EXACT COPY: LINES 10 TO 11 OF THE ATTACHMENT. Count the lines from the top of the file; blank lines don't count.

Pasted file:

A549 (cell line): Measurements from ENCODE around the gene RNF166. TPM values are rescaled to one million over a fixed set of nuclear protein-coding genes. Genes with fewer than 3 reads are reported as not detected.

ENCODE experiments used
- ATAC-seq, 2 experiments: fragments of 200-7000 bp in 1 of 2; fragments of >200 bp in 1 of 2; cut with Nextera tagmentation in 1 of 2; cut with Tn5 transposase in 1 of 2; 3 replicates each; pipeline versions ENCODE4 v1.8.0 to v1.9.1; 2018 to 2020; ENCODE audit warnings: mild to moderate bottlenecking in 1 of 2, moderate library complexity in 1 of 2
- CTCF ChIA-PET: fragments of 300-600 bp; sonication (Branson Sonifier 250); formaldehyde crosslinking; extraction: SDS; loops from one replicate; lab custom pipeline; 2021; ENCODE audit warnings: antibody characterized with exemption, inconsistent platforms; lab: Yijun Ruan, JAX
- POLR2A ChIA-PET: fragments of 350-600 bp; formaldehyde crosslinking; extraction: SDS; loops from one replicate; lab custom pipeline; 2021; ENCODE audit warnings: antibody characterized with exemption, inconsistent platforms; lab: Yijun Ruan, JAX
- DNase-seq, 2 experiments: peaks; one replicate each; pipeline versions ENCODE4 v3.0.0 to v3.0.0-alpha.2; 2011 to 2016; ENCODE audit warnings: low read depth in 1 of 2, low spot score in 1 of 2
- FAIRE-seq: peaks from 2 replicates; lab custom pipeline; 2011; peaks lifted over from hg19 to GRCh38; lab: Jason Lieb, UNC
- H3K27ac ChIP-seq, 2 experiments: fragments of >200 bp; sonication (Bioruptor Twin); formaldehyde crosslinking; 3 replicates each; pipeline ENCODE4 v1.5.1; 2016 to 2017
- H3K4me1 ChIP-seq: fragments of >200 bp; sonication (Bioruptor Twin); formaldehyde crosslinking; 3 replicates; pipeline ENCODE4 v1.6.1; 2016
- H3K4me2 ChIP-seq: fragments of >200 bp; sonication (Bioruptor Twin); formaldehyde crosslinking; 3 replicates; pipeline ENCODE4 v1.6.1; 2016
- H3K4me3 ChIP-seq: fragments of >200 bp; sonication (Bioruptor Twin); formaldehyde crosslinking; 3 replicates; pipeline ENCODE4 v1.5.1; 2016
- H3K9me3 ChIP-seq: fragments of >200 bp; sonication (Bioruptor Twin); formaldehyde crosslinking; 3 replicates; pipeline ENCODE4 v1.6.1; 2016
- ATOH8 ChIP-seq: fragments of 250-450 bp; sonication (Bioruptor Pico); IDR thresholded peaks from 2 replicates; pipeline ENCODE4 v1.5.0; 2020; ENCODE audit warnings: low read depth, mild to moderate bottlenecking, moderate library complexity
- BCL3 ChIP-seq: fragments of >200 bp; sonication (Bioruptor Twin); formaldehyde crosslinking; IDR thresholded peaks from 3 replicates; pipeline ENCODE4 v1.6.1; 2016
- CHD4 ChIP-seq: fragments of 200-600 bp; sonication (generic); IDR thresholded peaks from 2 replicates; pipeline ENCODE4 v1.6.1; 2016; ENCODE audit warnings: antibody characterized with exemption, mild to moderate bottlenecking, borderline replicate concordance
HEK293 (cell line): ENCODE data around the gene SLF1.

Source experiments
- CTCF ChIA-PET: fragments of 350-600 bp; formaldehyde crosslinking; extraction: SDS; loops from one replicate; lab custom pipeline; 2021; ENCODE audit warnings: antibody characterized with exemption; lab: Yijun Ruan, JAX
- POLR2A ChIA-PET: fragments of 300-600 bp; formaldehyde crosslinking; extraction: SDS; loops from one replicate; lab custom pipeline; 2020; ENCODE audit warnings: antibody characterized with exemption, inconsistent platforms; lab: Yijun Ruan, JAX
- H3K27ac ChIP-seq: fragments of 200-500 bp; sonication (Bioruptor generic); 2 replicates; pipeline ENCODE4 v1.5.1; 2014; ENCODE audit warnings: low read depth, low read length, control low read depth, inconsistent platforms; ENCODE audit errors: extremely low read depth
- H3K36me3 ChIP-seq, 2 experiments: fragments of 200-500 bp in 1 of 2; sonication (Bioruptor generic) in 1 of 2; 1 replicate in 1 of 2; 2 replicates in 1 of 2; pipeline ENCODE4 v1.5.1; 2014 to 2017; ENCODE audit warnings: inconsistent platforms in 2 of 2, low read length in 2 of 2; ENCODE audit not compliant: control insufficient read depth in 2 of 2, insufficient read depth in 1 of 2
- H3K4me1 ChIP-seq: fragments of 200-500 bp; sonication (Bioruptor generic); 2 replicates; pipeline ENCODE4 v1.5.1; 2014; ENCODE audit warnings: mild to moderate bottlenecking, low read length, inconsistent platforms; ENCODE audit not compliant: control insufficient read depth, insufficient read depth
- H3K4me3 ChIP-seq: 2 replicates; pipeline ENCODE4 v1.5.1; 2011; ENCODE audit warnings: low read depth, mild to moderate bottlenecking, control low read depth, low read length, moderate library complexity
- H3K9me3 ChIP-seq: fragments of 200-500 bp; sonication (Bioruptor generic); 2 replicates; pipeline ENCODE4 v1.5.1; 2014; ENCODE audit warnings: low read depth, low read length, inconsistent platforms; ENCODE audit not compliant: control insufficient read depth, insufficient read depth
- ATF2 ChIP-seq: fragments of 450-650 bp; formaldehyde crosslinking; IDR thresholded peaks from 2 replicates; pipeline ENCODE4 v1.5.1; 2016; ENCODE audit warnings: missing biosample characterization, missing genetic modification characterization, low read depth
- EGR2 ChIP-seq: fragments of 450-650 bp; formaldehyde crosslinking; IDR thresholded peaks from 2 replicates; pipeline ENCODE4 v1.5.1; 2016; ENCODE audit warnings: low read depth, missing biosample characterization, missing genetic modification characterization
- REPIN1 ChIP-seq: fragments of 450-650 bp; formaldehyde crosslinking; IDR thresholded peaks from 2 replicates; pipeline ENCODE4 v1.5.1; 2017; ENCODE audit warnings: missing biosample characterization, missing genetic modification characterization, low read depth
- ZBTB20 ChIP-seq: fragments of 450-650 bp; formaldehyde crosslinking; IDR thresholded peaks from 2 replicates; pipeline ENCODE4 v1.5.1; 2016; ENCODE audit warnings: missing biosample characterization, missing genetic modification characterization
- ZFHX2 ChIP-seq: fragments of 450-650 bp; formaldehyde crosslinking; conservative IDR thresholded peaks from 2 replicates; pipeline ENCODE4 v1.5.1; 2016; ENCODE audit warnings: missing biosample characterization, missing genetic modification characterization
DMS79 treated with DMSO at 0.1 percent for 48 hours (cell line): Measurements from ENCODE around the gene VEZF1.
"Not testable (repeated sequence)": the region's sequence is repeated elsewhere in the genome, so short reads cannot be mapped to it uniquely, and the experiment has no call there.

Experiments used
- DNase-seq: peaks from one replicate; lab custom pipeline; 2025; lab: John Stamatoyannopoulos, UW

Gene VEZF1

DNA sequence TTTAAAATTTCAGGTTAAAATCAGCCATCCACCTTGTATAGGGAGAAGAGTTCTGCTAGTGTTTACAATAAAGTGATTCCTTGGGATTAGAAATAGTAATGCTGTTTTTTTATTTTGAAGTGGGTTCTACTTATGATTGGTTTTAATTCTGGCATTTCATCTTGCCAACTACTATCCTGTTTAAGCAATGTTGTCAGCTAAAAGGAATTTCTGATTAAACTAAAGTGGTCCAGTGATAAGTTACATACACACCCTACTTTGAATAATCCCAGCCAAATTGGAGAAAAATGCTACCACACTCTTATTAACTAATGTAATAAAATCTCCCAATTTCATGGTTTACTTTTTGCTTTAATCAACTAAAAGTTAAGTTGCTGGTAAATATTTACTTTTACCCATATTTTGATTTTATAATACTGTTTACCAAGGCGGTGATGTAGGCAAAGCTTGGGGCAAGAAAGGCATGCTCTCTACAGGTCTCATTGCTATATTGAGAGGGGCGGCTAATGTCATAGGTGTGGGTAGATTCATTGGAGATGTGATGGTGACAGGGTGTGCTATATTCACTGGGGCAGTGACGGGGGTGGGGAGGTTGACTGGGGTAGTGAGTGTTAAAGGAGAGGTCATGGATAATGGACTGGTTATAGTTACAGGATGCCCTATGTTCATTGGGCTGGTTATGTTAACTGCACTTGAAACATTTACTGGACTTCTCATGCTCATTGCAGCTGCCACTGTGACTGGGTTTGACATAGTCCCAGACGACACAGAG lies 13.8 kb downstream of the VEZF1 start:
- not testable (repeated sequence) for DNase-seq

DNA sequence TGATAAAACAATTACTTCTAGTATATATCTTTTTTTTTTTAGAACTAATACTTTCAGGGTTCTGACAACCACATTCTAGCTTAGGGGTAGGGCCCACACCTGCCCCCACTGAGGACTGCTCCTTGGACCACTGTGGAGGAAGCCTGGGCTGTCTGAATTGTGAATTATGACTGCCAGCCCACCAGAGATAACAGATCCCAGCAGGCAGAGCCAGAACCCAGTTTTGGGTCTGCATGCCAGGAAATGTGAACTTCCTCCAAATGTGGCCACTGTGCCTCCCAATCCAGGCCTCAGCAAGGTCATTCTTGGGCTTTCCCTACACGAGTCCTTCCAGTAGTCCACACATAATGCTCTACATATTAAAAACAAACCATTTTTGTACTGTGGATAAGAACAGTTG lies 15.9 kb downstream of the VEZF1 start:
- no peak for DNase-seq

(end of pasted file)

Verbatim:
- H3K4me2 ChIP-seq: fragments of >200 bp; sonication (Bioruptor Twin); formaldehyde crosslinking; 3 replicates; pipeline ENCODE4 v1.6.1; 2016
- H3K4me3 ChIP-seq: fragments of >200 bp; sonication (Bioruptor Twin); formaldehyde crosslinking; 3 replicates; pipeline ENCODE4 v1.5.1; 2016